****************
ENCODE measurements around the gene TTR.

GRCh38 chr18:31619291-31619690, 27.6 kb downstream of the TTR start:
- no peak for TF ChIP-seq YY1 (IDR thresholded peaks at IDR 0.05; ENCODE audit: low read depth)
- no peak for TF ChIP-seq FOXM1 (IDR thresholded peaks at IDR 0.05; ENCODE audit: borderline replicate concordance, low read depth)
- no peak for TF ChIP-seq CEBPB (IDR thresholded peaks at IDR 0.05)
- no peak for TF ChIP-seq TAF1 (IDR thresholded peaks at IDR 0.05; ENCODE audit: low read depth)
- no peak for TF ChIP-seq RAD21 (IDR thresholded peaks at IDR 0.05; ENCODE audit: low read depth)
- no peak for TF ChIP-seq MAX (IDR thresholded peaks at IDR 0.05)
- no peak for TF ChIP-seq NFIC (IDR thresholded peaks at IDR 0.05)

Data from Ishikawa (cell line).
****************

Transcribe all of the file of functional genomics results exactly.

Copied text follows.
ENCODE measurements around the gene TTR.

GRCh38 chr18:31619291-31619690, 27.6 kb downstream of the TTR start:
- no peak for TF ChIP-seq YY1 (IDR thresholded peaks at IDR 0.05; ENCODE audit: low read depth)
- no peak for TF ChIP-seq FOXM1 (IDR thresholded peaks at IDR 0.05; ENCODE audit: borderline replicate concordance, low read depth)
- no peak for TF ChIP-seq CEBPB (IDR thresholded peaks at IDR 0.05)
- no peak for TF ChIP-seq TAF1 (IDR thresholded peaks at IDR 0.05; ENCODE audit: low read depth)
- no peak for TF ChIP-seq RAD21 (IDR thresholded peaks at IDR 0.05; ENCODE audit: low read depth)
- no peak for TF ChIP-seq MAX (IDR thresholded peaks at IDR 0.05)
- no peak for TF ChIP-seq NFIC (IDR thresholded peaks at IDR 0.05)

Data from Ishikawa (cell line).